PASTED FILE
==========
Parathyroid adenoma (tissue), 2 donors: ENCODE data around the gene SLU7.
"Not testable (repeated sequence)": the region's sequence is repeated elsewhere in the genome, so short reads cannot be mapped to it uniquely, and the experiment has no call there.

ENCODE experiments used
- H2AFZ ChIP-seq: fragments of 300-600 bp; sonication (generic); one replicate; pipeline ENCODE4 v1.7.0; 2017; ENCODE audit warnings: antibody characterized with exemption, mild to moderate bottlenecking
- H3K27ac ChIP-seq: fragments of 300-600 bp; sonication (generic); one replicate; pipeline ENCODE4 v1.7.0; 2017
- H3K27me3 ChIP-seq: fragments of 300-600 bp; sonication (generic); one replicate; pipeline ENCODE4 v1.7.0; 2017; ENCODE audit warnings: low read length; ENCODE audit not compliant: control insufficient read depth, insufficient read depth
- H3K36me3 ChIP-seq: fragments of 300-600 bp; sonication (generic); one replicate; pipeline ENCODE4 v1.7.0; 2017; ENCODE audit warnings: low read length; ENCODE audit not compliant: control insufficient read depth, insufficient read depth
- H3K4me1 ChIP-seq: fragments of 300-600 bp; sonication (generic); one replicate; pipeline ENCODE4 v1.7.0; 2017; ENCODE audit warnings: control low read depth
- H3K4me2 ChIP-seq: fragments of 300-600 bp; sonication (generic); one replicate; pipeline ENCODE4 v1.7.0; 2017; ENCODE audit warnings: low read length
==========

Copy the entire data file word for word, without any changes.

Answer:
Parathyroid adenoma (tissue), 2 donors: ENCODE data around the gene SLU7.
"Not testable (repeated sequence)": the region's sequence is repeated elsewhere in the genome, so short reads cannot be mapped to it uniquely, and the experiment has no call there.

ENCODE experiments used
- H2AFZ ChIP-seq: fragments of 300-600 bp; sonication (generic); one replicate; pipeline ENCODE4 v1.7.0; 2017; ENCODE audit warnings: antibody characterized with exemption, mild to moderate bottlenecking
- H3K27ac ChIP-seq: fragments of 300-600 bp; sonication (generic); one replicate; pipeline ENCODE4 v1.7.0; 2017
- H3K27me3 ChIP-seq: fragments of 300-600 bp; sonication (generic); one replicate; pipeline ENCODE4 v1.7.0; 2017; ENCODE audit warnings: low read length; ENCODE audit not compliant: control insufficient read depth, insufficient read depth
- H3K36me3 ChIP-seq: fragments of 300-600 bp; sonication (generic); one replicate; pipeline ENCODE4 v1.7.0; 2017; ENCODE audit warnings: low read length; ENCODE audit not compliant: control insufficient read depth, insufficient read depth
- H3K4me1 ChIP-seq: fragments of 300-600 bp; sonication (generic); one replicate; pipeline ENCODE4 v1.7.0; 2017; ENCODE audit warnings: control low read depth
- H3K4me2 ChIP-seq: fragments of 300-600 bp; sonication (generic); one replicate; pipeline ENCODE4 v1.7.0; 2017; ENCODE audit warnings: low read length